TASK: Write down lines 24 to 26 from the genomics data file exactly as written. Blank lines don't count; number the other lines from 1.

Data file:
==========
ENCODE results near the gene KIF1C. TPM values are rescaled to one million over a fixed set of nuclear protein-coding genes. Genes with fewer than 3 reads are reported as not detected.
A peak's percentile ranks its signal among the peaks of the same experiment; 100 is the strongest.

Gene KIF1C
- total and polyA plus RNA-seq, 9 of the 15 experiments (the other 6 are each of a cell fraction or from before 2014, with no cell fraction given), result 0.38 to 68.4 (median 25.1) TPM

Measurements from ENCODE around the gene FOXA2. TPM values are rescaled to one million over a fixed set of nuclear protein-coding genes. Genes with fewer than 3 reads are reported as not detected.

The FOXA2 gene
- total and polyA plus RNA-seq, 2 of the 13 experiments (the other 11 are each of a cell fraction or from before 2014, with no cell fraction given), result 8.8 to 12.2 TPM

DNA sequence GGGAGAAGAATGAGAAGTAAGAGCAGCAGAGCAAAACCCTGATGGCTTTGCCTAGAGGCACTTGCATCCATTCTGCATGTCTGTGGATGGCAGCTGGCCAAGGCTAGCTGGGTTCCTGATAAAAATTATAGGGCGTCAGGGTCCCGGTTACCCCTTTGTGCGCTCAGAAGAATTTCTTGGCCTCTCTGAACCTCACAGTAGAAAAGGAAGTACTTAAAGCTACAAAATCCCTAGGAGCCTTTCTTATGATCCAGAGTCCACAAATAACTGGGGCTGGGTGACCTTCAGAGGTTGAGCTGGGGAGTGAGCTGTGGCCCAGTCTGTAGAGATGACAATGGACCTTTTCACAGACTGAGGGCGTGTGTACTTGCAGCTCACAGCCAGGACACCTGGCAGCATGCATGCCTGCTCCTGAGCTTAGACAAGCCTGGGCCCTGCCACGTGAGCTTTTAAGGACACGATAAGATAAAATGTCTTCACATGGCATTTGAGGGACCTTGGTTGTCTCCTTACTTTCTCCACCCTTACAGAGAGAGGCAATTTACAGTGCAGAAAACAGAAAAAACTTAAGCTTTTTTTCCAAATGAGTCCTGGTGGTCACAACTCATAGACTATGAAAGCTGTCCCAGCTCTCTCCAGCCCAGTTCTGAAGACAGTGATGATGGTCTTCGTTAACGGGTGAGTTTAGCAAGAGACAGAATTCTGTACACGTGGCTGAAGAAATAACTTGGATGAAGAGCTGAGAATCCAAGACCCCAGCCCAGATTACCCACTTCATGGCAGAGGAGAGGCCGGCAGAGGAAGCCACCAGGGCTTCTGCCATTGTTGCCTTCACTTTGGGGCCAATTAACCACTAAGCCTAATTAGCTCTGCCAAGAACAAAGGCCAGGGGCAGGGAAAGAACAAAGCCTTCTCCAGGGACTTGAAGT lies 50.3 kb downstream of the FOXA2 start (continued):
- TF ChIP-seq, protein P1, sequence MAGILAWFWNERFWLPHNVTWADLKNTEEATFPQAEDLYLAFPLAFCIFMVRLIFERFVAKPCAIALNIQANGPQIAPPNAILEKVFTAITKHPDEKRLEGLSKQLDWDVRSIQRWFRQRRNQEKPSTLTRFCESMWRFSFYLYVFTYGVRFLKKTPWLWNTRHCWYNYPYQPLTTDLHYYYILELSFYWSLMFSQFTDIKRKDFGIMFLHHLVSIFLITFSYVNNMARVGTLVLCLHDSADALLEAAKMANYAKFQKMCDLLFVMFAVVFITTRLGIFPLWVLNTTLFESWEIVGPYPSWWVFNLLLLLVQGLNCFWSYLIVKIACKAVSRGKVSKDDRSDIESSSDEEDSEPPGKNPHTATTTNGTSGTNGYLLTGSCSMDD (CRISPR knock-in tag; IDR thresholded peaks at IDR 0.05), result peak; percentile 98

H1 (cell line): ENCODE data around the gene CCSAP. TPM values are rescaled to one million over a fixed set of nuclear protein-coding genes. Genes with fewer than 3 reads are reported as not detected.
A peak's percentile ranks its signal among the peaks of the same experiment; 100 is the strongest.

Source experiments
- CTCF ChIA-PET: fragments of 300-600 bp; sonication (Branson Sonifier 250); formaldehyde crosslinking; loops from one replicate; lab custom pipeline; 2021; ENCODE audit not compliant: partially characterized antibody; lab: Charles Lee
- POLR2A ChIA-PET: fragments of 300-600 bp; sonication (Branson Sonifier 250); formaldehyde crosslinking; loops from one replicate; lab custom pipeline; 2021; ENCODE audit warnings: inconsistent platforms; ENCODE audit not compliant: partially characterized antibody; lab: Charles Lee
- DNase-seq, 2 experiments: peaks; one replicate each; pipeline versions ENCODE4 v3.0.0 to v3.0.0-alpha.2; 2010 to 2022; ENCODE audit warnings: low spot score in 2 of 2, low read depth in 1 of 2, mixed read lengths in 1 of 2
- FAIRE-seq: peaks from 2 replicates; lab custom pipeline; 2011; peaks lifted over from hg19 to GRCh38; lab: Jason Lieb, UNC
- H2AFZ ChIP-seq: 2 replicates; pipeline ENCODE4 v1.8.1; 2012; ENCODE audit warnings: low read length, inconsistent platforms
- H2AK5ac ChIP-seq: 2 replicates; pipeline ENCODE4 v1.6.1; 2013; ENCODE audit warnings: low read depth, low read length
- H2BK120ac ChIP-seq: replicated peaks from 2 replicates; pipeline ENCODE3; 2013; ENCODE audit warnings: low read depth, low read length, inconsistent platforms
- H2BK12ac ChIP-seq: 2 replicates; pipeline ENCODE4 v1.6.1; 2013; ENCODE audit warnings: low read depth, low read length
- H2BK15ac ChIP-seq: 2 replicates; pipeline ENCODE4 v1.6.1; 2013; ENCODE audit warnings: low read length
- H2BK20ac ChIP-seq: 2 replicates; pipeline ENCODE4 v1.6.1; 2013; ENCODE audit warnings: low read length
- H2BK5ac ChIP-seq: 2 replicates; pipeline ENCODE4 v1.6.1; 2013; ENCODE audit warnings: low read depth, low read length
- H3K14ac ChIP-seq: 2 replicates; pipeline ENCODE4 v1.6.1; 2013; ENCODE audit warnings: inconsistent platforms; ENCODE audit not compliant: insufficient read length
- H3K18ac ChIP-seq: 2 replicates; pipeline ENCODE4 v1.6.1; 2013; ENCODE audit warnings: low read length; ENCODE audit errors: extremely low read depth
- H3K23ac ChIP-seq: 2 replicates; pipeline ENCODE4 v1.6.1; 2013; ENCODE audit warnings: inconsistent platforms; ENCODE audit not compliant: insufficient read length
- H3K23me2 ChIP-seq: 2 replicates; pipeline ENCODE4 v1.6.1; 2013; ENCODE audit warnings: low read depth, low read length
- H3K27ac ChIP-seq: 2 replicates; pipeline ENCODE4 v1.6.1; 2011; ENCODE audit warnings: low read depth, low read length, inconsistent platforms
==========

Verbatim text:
- H3K14ac ChIP-seq: 2 replicates; pipeline ENCODE4 v1.6.1; 2013; ENCODE audit warnings: inconsistent platforms; ENCODE audit not compliant: insufficient read length
- H3K18ac ChIP-seq: 2 replicates; pipeline ENCODE4 v1.6.1; 2013; ENCODE audit warnings: low read length; ENCODE audit errors: extremely low read depth
- H3K23ac ChIP-seq: 2 replicates; pipeline ENCODE4 v1.6.1; 2013; ENCODE audit warnings: inconsistent platforms; ENCODE audit not compliant: insufficient read length